The lawyer for the town of Princeton has issued an opinion that Councilwoman Heather Howard can’t participate in negotiations with Princeton University regarding payments in lieu of taxes because she is employed by the school.
The written opinion, written by town lawyer Ed Schmierer, outlines the town’s conflict of interest policy for two pages. Then Schmierer gives a brief explanation of one paragraph as to why Howard must recuse herself. Howard teaches in the Woodrow Wilson School of Public and International Affairs.
“As an employee of Princeton University, and guided by the decision in the matter of Wyzykowski v. Rizas, 132 N.J. 509 (1990), I have concluded that Councilwoman Heather Howard should not participate on behalf of Princeton in discussions related to the Princeton University Annual Voluntary Contribution,” Schmierer writes. “By recusing herself from the participation, any appearance of an `indirect personal interest’ will be avoided.”
The council held a special closed session tonight to discuss the negotiations with the university.
Schmierer first said at a council meeting last week that Howard must recuse herself from negotiations with the university, but he did not provide a written opinion. The town’s conflict of interest policy states that the conflict of interest lawyer will issue a timely written opinion. Schmier said he could not provide it that night because Howard had been away on vacation.
The brief opinion that Howard must recuse herself stands in stark contrast to the lengthy opinion he issued last month saying Mayor Liz Lempert can take part in negotiations with Princeton University even though her husband is a professor at the school. Lempert’s husband , who is a tenured faculty member at Princeton University, was promoted to a full professorship this June, about six months into her four-year term as mayor.
“Not only is the probability of any conflict remote or insignificant, but as a practical matter any conflict is non-existent,” he wrote in that opinion.
Schmierer, who earns several hundred thousands of dollars a year as the town attorney, was selected to be the conflict of interest attorney for the town earlier this year after the town adopted a lengthy and controversial policy on conflicts of interest that some good government advocates say does not bring much clarity to the issue.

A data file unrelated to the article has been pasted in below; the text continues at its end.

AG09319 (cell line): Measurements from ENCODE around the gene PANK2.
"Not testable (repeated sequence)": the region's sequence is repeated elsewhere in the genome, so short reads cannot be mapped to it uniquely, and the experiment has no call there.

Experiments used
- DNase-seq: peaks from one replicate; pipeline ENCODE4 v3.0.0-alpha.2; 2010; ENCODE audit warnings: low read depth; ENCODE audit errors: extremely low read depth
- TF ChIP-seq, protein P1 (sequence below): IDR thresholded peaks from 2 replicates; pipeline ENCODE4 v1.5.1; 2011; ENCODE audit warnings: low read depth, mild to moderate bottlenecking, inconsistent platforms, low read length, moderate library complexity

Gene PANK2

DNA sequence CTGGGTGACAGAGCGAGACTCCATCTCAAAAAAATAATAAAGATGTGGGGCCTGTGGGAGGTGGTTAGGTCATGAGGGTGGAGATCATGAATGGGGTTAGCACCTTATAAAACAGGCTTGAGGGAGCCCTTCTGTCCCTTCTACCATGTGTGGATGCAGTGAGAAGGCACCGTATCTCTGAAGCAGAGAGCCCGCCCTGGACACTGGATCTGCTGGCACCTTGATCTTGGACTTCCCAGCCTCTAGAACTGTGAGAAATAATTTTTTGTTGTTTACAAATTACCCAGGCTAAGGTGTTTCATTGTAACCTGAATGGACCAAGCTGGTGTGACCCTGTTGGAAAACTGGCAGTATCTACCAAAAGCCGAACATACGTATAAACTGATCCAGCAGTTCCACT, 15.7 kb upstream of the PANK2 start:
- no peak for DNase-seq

Regarding the mayor negotiating the University’s annual payment in lieu of taxes to the town, Schmierer has argued that case law establishes “that not all interests are disqualifying interests and that even alleged appearances of conflict must have some reasonable basis and be more than a remote, significant or speculative possibility.”
“As the chief executive officer of the newly created Princeton and with a four-year term within which to serve, it is important to the discussions which will take place concerning the Princeton University annual voluntary contribution that there be some continuity with the leadership of Princeton,” Schmierer wrote. “Serving in her executive capacity for her term, that continuity will be provided. The fact that her husband is a tenured professor, who does not stand to benefit in any manner from the voluntary agreement to be negotiated with Princeton University cannot reasonably be deemed to have any influence on the mayor’s judgment. Further, there are no actions that the mayor could take that would provide for a benefit, salary or otherwise, to her husband and/or his department. Without such a reasonable possibility of resulting in the mayor departing from her sworn duty, any interest that may exist or appear to exist is to remote and insignificant to disqualify the mayor from carrying out her executive duties.”
Schmierer has also argued that because people in the past with potential conflicts negotiated with Princeton University, that makes it okay for Lempert to do so, an argument Lempert herself has also made.
“The late Barbara Boggs Sigmund served successfully for a number of years as the mayor of the Borough of Princeton while her husband Paul was a tenured professor at the University. Mayor Marvin Reed also served for a number of years as the Mayor of the Borough of Princeton while his wife Ingrid was a non-tenured member of the Princeton Woodrow Wilson School faculty,” Schmierer wrote. “Both Mayors Sigmund and Reed, in their capacity as the chief executive officer for the then Borough of Princeton, were called upon to interact with the Trustees of Princeton University on a variety of issues. They were able to successfully navigate their responsibilities as elected Princeton officials without any hint of conflict while dealing with the University. We should all be confident that Mayor Lempert will follow in that tradition and appropriately represent Princeton in discussions with the University over their annual voluntary contributions to the community.”
The state’s Local Government Ethics Law provides that “no local government officer or employee shall act in his official capacity in any matter where he, a member of his immediate family, or a business organization in which he has an interest, has a direct or indirect financial or personal involvement that might reasonably be expected to prejudice his independence of judgment in the exercise of his official duties.”
Citizens who think an official is violating the local government ethics law can file an ethics complaint with the state’s Local Finance Board at the Department of Community Affairs.